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Kendrick Lamar stops white fan from using N Word


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Imagine if we had tried to tell the English not to sing Yankee Doodle.

 

There is some serious racial profiling going on with people's reaction to someone saying ******. Maybe I would understand if I had been a slave. Maybe one of those people Kanye was talking about can explain it to me.

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The only people I have ever heard say the full word are racists and middle class white kids trying to be edgy.

 

Since I don't want to be associated with either group, I don't say it.

 

If you want to say it, fine by me. But I'm going to place you in one of those groups.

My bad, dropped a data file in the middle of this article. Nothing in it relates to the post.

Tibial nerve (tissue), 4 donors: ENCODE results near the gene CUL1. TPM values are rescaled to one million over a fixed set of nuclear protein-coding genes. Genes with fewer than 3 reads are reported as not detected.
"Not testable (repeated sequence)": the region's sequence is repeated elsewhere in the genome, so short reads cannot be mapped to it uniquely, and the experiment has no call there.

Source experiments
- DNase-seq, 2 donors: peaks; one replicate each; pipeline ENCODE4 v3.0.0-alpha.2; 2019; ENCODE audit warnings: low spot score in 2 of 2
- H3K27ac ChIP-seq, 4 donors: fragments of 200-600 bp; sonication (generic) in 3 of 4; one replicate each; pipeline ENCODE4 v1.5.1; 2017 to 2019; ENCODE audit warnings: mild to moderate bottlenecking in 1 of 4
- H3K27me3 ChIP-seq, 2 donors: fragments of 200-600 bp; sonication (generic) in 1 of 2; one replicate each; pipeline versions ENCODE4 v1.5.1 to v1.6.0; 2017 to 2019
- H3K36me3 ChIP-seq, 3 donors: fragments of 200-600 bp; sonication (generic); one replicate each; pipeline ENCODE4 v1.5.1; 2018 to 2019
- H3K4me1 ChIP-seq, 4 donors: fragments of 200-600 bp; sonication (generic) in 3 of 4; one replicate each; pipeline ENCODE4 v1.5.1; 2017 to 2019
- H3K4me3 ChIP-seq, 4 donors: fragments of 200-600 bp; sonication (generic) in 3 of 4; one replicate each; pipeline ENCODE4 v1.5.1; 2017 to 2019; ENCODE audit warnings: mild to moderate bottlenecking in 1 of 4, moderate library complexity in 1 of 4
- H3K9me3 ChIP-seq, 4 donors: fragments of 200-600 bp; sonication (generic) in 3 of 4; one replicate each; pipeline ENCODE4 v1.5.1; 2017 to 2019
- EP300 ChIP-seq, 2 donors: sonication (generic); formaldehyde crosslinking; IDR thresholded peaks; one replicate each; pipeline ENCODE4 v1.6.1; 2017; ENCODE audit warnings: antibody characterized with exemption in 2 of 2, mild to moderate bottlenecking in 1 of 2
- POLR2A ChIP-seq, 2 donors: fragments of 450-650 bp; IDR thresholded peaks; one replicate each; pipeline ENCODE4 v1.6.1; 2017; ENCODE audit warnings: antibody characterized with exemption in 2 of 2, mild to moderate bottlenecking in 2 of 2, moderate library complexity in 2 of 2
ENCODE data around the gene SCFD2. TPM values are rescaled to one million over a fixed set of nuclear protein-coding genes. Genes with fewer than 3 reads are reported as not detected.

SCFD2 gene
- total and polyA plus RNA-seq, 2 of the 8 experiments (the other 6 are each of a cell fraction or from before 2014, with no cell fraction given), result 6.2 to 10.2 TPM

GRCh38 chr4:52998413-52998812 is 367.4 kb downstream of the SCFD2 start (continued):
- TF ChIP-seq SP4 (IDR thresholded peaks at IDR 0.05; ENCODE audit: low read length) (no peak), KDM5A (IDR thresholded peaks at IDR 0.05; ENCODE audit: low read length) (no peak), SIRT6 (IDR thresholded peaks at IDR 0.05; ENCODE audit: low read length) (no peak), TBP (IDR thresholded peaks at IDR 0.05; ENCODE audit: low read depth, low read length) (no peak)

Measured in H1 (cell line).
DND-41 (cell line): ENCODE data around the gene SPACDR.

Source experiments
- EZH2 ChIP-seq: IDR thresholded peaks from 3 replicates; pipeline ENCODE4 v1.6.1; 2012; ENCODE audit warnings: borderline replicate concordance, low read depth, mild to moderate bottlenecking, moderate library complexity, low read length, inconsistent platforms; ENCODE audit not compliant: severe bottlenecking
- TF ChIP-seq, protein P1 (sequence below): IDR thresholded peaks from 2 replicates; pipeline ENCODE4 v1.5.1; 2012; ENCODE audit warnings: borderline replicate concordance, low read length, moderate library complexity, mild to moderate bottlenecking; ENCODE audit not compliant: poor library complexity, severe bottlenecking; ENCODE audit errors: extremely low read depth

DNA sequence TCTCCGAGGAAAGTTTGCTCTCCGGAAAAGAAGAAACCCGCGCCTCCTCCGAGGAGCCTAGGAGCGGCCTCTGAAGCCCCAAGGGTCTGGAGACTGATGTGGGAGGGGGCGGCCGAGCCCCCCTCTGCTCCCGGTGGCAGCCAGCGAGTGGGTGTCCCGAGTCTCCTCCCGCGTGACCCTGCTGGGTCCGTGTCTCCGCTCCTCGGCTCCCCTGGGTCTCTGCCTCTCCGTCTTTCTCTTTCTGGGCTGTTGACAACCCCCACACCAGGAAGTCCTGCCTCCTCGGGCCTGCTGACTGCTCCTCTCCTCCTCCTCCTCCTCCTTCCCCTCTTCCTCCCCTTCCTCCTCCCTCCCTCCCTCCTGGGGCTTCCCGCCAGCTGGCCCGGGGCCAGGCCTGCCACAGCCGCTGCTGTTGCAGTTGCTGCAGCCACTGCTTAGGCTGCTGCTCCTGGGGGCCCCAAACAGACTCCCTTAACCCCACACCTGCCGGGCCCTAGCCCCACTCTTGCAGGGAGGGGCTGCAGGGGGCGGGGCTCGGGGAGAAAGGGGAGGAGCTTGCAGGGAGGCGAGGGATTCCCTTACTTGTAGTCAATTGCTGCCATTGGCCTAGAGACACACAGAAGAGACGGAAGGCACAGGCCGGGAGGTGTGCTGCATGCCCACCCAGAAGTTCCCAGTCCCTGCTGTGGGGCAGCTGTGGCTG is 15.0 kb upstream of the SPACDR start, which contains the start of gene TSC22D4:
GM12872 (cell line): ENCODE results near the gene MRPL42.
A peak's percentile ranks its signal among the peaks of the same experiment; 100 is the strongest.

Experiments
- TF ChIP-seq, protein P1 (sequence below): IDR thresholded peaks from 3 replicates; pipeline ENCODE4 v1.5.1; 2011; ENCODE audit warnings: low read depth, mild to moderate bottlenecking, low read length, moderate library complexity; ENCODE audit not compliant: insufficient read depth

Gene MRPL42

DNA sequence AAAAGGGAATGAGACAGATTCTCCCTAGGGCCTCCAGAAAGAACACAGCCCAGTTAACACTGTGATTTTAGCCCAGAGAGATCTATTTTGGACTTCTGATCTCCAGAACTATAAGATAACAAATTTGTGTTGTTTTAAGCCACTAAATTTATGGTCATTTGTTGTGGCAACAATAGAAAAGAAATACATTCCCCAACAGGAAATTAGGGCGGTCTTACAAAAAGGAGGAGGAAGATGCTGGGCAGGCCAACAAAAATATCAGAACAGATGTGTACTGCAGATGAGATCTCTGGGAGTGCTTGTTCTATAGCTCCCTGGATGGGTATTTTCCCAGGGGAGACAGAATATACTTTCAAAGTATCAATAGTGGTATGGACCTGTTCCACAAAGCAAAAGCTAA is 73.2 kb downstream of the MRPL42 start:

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We're not even talking about THE N word. We're talking about "Our" N word. The offense is coming with, and I'm saying this sarcastically, white people trying to re appropriate what we made cool. Eminem doesn't use our N word, but he does when he raps with Nas. Nas let him because "Em's my *****". Forget that this view isn't universally accepted by all blacks. Most of us think that if THE word is going to go away, our word has to go away.

 

I'm not alone in this, but do you realize the only people that have called me THE N word to my face have been black people. So I don't care if some white kid wants to sing along to a song laced with our N word.

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The only people I have ever heard say the full word are racists and middle class white kids trying to be edgy.